Any sane person consuming news media during this first half of 2020 is likely to feel discouraged right about now. A pandemic would be more than enough to cast a pall over any year, but the response to the pandemic of 2020—politicized as it has been—has in some ways been worse than the virus itself. Add to all that uncertainty the civil unrest of recent days and the surprising Supreme Court rulings of last week, and we have more than enough reasons to think all is lost.
I met the most amazing young woman last week. She is a graduate of Baylor’s Honors College, specifically the Great Texts program, and is two years into her teaching career at Live Oak Classical School in Waco, Texas. It is not uncommon for classical educators to meet at conferences in the summer, but coronavirus has cancelled any such opportunities for the summer of 2020. Fortunately, this young lady is the niece of a Trinitas parent and was present at a social gathering to which I had been invited.
As Christian parents, our most important aim is to see our children walking with the Lord all the days of their lives. When they live under our roof, we can see to it that they are reading the Word, praying, and going to church because those are things we do together as families. We can demand from them, and then hold them accountable to, living like a Christian should live, practicing Christianity. At some point, however, a child has to take ownership of his own faith. At some point it is not only the God of his fathers, but it has to be his God too, his Lord and Savior. Have you ever considered what role the school plays in that?
One of the most important elements for successful gardening is rich, fertile soil. Plants cannot flourish in bad soil, but they do thrive in good soil. Last summer we set up a container garden at the school. Our generous patron for that project, Mr. Dave DeBlander, insisted upon our having good soil from the start. “That is the secret sauce,” he insisted, and he is right. No plant can reach its potential without excellent nutrients for the all-important root system. The soil is the beginning of everything for the plant.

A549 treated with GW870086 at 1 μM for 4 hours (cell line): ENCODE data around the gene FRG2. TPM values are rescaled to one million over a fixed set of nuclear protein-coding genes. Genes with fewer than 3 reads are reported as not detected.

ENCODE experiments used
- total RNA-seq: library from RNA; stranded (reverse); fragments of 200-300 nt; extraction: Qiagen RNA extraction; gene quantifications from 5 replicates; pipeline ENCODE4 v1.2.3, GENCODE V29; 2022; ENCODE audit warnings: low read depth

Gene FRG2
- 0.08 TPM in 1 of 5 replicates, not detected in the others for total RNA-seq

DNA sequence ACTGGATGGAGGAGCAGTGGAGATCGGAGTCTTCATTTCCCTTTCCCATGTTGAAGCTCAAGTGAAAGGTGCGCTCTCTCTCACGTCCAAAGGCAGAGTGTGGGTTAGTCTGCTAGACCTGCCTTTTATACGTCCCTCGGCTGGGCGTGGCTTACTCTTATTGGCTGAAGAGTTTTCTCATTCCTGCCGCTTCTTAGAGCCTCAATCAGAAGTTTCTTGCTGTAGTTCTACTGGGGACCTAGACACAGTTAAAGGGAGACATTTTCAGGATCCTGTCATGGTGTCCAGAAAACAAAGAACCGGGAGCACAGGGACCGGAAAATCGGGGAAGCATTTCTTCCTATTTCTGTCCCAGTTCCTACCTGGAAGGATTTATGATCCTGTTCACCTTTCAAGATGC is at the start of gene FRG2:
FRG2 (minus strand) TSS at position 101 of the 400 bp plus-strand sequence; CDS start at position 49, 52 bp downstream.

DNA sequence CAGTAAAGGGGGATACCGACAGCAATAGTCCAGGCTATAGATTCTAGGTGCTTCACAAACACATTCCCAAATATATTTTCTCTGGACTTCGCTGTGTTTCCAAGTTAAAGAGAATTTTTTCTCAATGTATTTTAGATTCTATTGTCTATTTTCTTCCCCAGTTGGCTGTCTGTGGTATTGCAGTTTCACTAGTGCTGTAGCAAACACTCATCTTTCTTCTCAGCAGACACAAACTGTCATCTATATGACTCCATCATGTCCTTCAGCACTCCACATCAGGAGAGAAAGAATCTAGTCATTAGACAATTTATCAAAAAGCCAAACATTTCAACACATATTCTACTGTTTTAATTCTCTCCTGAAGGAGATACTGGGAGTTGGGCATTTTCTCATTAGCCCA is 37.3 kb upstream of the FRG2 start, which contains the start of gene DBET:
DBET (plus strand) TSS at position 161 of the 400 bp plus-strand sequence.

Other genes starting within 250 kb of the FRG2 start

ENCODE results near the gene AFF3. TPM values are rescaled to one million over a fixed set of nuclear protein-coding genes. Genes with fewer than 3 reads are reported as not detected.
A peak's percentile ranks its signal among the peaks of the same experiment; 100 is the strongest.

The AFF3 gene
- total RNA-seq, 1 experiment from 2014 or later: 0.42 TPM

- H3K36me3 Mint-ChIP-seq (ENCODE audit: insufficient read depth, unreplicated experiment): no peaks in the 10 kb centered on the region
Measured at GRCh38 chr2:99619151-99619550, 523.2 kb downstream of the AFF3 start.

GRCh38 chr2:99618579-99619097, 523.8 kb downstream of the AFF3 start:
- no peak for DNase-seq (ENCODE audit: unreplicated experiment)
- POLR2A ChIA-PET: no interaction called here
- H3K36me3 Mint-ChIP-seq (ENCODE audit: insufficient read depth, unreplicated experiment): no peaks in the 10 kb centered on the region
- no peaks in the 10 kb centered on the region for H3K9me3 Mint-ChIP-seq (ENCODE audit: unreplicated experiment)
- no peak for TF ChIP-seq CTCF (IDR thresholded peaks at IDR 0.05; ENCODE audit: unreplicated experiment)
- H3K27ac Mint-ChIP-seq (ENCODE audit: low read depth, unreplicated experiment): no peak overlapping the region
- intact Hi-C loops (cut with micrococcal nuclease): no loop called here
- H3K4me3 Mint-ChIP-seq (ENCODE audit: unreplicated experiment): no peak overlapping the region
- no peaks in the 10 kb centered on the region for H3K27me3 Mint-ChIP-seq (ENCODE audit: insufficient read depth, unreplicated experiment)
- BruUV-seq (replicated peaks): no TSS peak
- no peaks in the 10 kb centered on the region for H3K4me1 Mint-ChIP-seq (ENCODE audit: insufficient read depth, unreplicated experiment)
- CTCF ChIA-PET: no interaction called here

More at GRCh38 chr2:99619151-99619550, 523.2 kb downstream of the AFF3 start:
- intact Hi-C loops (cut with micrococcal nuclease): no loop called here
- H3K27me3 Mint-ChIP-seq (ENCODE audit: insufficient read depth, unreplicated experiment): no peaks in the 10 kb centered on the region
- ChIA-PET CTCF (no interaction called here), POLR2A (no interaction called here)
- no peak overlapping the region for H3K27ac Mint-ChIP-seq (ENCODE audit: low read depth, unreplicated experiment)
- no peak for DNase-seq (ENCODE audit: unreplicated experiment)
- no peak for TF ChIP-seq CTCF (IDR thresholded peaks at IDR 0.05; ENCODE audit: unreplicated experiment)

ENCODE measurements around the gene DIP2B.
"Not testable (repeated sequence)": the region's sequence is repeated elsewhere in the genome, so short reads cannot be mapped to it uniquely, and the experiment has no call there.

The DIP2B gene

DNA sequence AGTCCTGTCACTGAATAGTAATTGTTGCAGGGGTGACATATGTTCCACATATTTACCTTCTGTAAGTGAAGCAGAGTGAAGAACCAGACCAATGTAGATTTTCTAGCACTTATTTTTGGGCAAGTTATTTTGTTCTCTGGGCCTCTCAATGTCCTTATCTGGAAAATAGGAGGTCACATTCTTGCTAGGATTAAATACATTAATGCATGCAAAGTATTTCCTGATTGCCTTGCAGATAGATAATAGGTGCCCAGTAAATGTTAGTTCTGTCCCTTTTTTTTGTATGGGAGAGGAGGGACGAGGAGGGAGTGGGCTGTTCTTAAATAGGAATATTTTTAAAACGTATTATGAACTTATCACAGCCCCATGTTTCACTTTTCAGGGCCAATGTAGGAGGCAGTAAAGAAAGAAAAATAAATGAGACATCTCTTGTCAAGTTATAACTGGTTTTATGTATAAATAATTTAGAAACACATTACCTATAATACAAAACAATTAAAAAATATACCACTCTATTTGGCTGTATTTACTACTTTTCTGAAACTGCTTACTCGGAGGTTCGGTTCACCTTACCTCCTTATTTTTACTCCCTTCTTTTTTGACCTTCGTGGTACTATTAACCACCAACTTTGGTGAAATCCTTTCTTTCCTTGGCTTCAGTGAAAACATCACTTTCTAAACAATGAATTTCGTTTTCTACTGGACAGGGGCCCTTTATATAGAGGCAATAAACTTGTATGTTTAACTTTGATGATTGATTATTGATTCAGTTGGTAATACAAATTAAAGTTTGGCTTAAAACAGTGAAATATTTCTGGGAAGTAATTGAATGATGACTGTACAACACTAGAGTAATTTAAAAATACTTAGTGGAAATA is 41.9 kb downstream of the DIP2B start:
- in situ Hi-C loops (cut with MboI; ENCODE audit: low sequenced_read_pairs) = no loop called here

The same can be said about growing children—they need good soil if they are going to thrive. Well, not soil exactly, but its equivalent. The environment children grow up in—their home, church, and school—is for them what soil is for plants. It is either good soil or bad soil. They either thrive or wither. A lot goes into preparing good soil, but ultimately, the best way to know if the soil is good or bad is to evaluate the harvest—ask, “How did the kid turn out?”
Throughout the ages Christian monks have cloistered to free themselves from the ungodly influence of the outside world. The seclusion and the freedom from the day-to-day rat race provided them increased opportunity for study and prayer that was not otherwise available. That tradition gave us some fine scholarly work in areas as diverse as Christian doctrine and agriculture. Indeed, Western Christian thought and heritage was preserved by such cloistering. In our age of mega schools and assembly line secular education, I want to suggest that Christian children can benefit from the cloister-like atmosphere at a small classical Christian school.
One question parents should ask themselves is, “What do I really want from my child’s education?” This question is the first one parents should ask when enrolling their children in school for the first time, but it is also a good question to come back to each year. It is easy to think that we have to follow the same educational pattern that we grew up in or that everyone around us accepts as normal, but the truth is, we have options. In fact, never before have we had so many options in education, so parents are in the driver’s seat like never before. With so many options available, a few clarifying questions are in order:
One of the toughest days for parents is their child’s first day of school. The event is especially difficult for mom. Let’s face it, there is something unsettling about handing your child over to a group of strangers who take her behind locked doors where you are not free to follow. Whew! The first day of school leaves more than a few moms feeling, well, is guilty the word I’m looking for here? One begins to wonder while driving away from the school, just what is the parents’ place in education.
If you have stumbled upon this blog, there is a good chance you are trying to make a decision about your child’s education. Should you send her to a public school like most everyone else you know, or should you spring for a Christian school? Make no mistake, this is one of the two or three most important decisions you will ever make. No pressure, right? If you are a Christian, there are a lot of reasons you should consider a Christian education over a secular one. Here are three that top my list.